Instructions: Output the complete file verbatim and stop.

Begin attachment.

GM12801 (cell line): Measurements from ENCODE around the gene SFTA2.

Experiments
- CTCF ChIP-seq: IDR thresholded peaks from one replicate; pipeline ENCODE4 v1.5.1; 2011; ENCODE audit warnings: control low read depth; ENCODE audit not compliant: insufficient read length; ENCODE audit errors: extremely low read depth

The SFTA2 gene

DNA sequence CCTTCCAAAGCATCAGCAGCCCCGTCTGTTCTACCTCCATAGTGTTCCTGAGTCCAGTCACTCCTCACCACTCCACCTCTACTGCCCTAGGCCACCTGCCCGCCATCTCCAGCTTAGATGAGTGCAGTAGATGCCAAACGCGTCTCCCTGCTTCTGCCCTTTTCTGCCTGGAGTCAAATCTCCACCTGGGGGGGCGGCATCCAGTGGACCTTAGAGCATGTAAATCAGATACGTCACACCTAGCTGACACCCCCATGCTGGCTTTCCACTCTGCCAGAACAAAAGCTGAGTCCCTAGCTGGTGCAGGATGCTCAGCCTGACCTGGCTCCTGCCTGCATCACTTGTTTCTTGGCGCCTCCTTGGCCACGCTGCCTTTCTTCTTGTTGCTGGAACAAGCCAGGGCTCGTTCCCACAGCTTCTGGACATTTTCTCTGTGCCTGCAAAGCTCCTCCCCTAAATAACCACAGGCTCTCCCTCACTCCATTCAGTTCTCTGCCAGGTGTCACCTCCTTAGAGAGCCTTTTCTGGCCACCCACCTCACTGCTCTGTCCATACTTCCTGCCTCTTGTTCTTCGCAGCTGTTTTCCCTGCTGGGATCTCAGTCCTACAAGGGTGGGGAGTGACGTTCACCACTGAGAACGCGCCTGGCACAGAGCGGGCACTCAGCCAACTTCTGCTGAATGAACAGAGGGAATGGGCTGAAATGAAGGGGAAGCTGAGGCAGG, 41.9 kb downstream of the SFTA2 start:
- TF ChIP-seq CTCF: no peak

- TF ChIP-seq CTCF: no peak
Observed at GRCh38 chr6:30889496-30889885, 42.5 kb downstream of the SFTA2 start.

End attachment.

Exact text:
GM12801 (cell line): Measurements from ENCODE around the gene SFTA2.

Experiments
- CTCF ChIP-seq: IDR thresholded peaks from one replicate; pipeline ENCODE4 v1.5.1; 2011; ENCODE audit warnings: control low read depth; ENCODE audit not compliant: insufficient read length; ENCODE audit errors: extremely low read depth

The SFTA2 gene

DNA sequence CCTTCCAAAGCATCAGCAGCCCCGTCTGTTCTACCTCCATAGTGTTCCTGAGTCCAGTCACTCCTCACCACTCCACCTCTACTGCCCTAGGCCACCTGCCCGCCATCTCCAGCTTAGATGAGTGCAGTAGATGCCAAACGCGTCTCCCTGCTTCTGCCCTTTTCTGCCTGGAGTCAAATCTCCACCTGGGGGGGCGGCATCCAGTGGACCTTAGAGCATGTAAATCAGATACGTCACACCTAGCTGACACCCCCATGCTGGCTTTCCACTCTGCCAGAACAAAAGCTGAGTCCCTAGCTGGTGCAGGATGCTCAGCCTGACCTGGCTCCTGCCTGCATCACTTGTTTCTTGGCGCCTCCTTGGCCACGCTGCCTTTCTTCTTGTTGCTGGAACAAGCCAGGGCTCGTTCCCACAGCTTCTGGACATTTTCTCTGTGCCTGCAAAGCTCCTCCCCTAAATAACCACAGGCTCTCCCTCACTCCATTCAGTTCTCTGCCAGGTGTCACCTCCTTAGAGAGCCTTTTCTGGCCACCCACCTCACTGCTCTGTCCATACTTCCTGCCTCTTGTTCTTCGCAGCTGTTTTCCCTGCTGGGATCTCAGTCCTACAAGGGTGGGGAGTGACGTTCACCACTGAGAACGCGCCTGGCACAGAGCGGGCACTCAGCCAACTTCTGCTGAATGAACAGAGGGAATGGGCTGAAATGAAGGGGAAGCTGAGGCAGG, 41.9 kb downstream of the SFTA2 start:
- TF ChIP-seq CTCF: no peak

- TF ChIP-seq CTCF: no peak
Observed at GRCh38 chr6:30889496-30889885, 42.5 kb downstream of the SFTA2 start.